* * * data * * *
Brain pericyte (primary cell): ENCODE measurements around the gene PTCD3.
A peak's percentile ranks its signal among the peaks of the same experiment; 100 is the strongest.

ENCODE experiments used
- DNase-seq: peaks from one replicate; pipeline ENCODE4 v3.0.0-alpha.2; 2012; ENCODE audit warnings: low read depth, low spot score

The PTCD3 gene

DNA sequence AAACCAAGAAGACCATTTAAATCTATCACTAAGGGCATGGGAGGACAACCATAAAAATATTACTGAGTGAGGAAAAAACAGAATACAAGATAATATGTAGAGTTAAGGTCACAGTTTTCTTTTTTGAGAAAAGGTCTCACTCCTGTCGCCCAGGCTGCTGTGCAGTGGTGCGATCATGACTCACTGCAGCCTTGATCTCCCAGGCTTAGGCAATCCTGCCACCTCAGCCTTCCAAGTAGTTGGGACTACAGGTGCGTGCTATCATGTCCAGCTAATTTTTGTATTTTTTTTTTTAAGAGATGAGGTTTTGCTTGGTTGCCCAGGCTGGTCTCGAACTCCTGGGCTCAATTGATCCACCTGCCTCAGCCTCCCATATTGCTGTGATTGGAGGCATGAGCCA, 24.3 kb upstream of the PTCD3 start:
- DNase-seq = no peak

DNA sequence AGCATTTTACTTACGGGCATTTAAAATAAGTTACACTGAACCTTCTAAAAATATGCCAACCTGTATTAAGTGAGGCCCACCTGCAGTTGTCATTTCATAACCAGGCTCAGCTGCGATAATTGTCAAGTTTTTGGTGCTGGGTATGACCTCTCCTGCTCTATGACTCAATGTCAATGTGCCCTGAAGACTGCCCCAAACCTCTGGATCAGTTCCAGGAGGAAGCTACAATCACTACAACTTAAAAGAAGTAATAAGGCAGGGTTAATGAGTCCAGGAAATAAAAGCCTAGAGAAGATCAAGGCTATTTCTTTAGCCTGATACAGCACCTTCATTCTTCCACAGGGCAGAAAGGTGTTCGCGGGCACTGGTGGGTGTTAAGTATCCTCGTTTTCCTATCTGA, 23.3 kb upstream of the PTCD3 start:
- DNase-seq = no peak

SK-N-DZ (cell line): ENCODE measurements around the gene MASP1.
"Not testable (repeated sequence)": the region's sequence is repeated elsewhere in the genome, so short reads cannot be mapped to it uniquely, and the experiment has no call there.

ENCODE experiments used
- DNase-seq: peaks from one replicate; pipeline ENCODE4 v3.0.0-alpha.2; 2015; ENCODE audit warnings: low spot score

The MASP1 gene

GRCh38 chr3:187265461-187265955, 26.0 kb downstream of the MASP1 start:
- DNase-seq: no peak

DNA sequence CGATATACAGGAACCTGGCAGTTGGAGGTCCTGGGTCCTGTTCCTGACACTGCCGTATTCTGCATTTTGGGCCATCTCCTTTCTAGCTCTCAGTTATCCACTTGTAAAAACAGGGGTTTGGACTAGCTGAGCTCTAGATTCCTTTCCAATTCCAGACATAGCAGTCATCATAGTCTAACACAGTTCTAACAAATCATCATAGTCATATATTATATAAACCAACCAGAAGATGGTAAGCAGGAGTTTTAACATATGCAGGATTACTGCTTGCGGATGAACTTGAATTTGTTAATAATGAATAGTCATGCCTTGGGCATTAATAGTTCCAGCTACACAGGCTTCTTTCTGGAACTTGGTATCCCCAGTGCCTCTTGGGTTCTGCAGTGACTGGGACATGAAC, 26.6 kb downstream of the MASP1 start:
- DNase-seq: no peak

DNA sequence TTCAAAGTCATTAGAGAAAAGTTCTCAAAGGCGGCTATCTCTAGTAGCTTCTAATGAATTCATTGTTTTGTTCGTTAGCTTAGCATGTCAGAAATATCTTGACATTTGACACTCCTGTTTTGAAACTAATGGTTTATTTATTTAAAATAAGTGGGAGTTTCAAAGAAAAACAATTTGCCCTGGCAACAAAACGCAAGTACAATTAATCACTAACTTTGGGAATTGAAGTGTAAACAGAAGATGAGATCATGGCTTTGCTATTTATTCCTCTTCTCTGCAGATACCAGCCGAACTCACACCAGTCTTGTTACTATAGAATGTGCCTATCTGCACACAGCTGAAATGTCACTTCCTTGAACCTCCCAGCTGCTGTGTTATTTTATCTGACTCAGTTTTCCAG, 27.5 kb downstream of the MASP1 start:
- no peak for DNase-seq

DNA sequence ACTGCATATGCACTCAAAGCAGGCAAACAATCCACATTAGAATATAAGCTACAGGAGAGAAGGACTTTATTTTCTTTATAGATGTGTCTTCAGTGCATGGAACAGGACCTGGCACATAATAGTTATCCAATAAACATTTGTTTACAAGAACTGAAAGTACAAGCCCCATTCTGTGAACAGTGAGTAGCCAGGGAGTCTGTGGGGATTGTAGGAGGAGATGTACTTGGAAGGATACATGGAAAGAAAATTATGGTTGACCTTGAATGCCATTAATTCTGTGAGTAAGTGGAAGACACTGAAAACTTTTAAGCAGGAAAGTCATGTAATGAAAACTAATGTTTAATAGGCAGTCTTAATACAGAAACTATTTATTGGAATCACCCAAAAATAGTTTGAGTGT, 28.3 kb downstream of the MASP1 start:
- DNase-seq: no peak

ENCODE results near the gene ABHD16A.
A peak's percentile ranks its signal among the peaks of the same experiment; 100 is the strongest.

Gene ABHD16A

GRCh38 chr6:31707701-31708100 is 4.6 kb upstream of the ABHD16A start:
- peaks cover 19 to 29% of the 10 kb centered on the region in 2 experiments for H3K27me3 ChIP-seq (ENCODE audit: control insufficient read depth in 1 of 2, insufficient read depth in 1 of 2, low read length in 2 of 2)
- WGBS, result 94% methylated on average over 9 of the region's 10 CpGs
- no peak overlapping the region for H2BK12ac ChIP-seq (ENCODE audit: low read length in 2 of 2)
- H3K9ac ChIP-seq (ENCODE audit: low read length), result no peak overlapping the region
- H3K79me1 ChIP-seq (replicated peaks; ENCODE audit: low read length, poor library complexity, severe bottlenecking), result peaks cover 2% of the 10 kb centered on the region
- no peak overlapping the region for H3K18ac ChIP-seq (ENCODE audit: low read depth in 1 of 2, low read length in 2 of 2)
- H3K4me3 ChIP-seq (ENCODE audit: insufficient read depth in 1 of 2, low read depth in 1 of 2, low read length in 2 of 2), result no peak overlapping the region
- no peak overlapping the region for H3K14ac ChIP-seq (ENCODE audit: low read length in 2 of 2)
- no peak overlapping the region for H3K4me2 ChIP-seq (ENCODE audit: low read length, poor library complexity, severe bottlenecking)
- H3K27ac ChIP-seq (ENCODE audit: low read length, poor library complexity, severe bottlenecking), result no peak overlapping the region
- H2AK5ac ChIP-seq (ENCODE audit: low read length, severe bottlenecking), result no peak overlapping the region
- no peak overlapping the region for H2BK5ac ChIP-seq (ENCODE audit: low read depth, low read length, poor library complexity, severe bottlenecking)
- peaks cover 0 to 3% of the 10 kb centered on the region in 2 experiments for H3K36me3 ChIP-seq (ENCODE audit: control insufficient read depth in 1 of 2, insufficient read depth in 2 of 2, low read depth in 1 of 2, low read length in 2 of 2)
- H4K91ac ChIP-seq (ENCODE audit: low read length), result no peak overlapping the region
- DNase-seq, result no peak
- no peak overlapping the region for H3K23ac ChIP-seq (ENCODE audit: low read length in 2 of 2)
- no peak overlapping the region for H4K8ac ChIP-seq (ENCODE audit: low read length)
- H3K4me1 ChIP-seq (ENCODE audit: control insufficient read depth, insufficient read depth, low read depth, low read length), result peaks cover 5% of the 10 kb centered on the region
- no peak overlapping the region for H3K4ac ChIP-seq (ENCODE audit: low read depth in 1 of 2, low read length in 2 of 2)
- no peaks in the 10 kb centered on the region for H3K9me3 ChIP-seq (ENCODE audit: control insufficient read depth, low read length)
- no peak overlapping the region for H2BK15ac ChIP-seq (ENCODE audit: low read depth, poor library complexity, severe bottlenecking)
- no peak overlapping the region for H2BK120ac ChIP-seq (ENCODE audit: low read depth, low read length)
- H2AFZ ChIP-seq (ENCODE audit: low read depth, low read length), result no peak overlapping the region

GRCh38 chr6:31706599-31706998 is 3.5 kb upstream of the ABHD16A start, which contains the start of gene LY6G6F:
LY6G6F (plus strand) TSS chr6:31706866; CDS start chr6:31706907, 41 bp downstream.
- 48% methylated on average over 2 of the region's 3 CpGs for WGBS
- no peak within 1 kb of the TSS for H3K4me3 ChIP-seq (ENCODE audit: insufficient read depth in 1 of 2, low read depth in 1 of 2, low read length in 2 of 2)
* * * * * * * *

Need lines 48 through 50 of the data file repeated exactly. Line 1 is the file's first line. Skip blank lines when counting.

- no peak overlapping the region for H2BK120ac ChIP-seq (ENCODE audit: low read depth, low read length)
- H2AFZ ChIP-seq (ENCODE audit: low read depth, low read length), result no peak overlapping the region

GRCh38 chr6:31706599-31706998 is 3.5 kb upstream of the ABHD16A start, which contains the start of gene LY6G6F: